Monday, 16 July 2012

Animal welfare and ethics teaching an essential part of the veterinary curriculum

On 12th and 13th July, Edinburgh's R(D)SVS hosted the VetEd conference, which brought together veterinary educationalists, practitioners, researchers and students and to share innovation, ideas and best practice in veterinary education.
As part of the conference, the JMICAWE in collaboration with colleagues from Glasgow and Bristol vet schools and the SAC delivered an animal welfare and ethics teaching workshop. The workshop was attended by a good number of delegates who discussed the importance of educating veterinarians so that they appreciated their important role in the area of applied animal welfare. Workshop delegates felt that animal welfare, in its entirety, should become a major subject in the curriculum of every veterinary school (Fraser 2008), with most feeling that embedding animal welfare within courses is the best way for engaging students with the science as well as developing greater awareness of the ethical and practical issues. The workshop considered the topic of animal welfare education within the veterinary curriculum, using a 3Es approach and we were shown how new delivery modes could help to Engage with international and national students to deliver animal welfare knowledge that reflects the diverse and changing world, whilst Empowering learning through providing students with the ability to become active participants in relation to the context in which they are studying and Encouraging ownership of the learning experience by helping students to integrate and apply theoretical knowledge in the real world.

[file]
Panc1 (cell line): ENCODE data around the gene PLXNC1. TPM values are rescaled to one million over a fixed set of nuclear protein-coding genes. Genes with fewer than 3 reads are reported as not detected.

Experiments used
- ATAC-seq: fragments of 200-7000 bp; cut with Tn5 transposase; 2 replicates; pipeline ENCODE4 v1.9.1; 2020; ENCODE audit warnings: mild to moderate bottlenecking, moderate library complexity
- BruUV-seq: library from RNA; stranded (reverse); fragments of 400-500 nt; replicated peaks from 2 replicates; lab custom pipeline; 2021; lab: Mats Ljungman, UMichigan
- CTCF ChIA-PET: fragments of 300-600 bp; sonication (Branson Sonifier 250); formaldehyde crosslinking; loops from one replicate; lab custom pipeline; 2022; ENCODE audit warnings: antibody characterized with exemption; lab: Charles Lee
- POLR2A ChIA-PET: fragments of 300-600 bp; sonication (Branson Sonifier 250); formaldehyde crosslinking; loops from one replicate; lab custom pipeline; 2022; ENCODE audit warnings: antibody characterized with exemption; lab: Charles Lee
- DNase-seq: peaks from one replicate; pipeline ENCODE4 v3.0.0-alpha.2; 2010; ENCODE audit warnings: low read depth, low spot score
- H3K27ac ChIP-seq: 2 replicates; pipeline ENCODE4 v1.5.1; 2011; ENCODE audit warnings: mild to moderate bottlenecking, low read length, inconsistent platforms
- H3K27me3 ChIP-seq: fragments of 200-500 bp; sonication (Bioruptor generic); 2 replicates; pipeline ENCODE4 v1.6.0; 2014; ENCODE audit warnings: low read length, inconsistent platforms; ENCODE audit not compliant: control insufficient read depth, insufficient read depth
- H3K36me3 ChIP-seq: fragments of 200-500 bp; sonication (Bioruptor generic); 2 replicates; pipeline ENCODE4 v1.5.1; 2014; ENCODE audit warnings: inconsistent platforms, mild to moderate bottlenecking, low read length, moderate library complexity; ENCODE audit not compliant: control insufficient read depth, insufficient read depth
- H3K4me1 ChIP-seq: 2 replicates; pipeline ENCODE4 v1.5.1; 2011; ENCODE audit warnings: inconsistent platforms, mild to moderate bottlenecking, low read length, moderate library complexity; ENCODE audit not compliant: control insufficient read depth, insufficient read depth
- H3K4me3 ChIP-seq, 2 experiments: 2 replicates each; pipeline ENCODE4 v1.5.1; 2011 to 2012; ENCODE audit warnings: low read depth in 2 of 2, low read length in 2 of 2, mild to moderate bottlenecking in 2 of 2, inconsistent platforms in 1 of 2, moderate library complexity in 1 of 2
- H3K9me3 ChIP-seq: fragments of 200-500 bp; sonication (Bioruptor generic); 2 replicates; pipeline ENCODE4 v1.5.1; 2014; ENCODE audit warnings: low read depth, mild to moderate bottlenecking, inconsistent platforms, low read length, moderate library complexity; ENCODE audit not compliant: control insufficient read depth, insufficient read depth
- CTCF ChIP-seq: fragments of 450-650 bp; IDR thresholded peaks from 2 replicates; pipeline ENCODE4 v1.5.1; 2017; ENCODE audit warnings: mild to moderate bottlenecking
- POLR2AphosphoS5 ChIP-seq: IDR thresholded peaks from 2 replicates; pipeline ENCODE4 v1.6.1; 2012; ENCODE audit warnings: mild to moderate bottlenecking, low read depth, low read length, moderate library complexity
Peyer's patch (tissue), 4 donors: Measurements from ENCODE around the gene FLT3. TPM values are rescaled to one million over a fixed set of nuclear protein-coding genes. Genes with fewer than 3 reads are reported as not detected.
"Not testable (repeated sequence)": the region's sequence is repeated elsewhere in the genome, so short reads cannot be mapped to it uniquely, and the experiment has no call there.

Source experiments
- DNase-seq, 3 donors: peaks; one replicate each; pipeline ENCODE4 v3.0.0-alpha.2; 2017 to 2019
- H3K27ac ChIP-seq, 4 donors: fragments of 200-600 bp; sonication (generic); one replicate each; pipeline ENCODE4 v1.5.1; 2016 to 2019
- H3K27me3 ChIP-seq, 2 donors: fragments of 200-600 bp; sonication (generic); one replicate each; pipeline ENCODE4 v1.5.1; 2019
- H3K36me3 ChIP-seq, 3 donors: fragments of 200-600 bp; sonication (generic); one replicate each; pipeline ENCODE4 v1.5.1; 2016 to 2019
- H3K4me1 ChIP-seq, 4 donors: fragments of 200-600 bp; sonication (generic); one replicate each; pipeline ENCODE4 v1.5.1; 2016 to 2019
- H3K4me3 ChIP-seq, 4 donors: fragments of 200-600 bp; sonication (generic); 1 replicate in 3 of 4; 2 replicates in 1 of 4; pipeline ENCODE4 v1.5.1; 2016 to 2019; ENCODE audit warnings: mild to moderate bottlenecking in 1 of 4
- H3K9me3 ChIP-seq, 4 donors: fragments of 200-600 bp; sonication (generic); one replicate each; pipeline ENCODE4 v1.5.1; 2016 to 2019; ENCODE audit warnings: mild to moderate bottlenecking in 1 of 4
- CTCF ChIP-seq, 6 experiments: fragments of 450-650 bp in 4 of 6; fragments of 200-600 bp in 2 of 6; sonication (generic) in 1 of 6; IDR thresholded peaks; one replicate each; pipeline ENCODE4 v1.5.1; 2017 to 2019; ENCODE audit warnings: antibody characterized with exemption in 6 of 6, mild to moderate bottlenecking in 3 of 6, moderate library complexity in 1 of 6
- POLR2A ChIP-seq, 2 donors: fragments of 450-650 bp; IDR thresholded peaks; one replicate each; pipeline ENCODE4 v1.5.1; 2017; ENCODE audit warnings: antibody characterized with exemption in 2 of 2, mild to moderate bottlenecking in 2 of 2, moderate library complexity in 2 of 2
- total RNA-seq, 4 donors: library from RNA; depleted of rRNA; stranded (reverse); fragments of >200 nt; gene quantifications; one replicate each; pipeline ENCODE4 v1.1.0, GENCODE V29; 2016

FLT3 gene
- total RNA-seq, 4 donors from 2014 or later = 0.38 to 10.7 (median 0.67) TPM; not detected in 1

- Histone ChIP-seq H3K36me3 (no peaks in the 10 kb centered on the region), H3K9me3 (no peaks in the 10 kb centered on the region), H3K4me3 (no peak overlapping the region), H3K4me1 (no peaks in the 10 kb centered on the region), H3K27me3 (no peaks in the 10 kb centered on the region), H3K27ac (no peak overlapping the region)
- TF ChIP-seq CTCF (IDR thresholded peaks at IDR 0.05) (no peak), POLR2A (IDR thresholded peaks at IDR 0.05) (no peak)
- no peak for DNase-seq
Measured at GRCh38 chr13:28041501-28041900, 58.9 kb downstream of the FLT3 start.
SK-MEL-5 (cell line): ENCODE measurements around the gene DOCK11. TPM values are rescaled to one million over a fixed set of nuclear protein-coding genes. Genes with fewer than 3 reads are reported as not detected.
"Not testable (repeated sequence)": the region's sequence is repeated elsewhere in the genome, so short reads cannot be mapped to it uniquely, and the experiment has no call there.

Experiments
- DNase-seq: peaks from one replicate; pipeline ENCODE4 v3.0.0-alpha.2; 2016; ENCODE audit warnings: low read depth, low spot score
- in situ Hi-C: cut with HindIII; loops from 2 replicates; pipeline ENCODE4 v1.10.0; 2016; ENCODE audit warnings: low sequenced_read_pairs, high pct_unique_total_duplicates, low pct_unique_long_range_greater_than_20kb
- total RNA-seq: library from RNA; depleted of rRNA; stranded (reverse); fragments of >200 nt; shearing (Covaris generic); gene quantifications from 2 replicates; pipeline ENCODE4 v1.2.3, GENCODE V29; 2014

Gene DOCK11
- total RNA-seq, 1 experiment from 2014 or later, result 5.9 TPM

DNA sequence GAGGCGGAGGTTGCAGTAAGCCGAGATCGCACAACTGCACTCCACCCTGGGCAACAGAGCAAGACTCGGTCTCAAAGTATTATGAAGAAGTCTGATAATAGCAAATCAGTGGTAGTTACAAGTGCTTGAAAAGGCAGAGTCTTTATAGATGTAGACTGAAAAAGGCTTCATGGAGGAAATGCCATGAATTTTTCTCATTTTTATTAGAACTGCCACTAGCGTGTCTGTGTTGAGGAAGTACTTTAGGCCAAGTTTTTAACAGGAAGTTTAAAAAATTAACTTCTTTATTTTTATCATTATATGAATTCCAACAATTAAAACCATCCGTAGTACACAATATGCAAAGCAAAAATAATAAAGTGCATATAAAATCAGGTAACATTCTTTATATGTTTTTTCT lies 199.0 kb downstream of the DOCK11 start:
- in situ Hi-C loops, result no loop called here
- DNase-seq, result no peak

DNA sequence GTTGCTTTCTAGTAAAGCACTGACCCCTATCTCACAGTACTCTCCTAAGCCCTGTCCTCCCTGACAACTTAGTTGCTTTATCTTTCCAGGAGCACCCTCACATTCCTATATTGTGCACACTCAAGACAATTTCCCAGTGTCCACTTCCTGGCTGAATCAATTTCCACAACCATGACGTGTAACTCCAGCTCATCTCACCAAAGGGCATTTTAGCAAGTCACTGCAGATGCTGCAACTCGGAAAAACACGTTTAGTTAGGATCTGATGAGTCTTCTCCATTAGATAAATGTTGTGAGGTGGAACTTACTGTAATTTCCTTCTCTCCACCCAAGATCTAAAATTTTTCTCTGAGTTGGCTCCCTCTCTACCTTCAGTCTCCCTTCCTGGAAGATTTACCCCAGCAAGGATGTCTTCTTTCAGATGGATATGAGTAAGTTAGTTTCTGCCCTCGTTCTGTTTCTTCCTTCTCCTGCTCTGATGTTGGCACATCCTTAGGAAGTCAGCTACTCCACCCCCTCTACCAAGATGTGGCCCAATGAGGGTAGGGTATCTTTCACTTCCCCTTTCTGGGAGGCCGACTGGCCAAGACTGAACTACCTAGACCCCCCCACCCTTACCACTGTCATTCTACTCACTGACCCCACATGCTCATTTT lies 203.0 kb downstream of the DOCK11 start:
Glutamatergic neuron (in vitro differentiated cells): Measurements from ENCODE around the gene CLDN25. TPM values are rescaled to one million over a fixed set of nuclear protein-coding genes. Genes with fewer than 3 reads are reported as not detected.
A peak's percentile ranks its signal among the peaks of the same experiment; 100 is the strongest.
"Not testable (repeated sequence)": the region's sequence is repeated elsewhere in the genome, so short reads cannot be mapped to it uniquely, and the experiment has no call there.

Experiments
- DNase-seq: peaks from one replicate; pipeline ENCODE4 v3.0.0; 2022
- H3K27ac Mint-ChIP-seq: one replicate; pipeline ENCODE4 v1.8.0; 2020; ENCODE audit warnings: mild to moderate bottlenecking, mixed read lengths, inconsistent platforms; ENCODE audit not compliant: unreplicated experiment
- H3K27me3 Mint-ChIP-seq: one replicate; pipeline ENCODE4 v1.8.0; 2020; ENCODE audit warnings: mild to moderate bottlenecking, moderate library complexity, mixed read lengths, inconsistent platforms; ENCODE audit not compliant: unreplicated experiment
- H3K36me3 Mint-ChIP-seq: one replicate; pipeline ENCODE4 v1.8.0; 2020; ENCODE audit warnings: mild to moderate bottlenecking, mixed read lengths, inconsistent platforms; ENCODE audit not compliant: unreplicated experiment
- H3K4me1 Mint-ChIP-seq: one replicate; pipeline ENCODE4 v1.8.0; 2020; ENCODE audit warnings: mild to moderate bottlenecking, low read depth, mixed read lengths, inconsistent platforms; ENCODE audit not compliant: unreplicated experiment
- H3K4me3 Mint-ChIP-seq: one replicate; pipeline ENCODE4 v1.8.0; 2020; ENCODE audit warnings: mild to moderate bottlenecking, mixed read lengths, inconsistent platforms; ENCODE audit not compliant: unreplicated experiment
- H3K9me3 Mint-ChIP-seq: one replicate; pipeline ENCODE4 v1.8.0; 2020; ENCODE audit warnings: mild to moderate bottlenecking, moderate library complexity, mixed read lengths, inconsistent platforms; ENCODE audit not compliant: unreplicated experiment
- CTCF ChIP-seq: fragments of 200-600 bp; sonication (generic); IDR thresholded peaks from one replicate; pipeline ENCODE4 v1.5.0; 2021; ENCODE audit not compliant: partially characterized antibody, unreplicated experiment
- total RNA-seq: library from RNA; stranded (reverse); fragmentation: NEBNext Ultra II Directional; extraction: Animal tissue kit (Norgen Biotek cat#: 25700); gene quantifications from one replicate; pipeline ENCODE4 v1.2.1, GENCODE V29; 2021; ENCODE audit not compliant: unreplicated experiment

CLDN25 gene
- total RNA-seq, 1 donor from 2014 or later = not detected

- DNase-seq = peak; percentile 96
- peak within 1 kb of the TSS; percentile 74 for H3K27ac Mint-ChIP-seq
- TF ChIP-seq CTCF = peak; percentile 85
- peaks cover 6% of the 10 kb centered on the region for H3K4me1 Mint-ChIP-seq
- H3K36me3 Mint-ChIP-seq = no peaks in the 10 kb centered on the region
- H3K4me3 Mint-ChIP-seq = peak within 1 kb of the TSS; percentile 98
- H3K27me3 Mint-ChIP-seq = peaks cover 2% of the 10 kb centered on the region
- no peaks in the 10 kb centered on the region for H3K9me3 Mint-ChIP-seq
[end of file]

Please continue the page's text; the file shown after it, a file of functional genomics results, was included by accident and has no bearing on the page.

Finally we reflected upon some of the barriers to delivering animal welfare teaching which included lack of awareness amongst colleagues teaching in other courses, lack of context or relevance impeding learning, lack of engagement by students who see it as nice but not necessary, and lack of a consistent approach across vet schools. We ended by agreeing that through sharing materials and best practise, animal welfare lecturers would better equip themselves to ensure the engagement of colleagues and students, and that knowledge was transferred in the most effective way.

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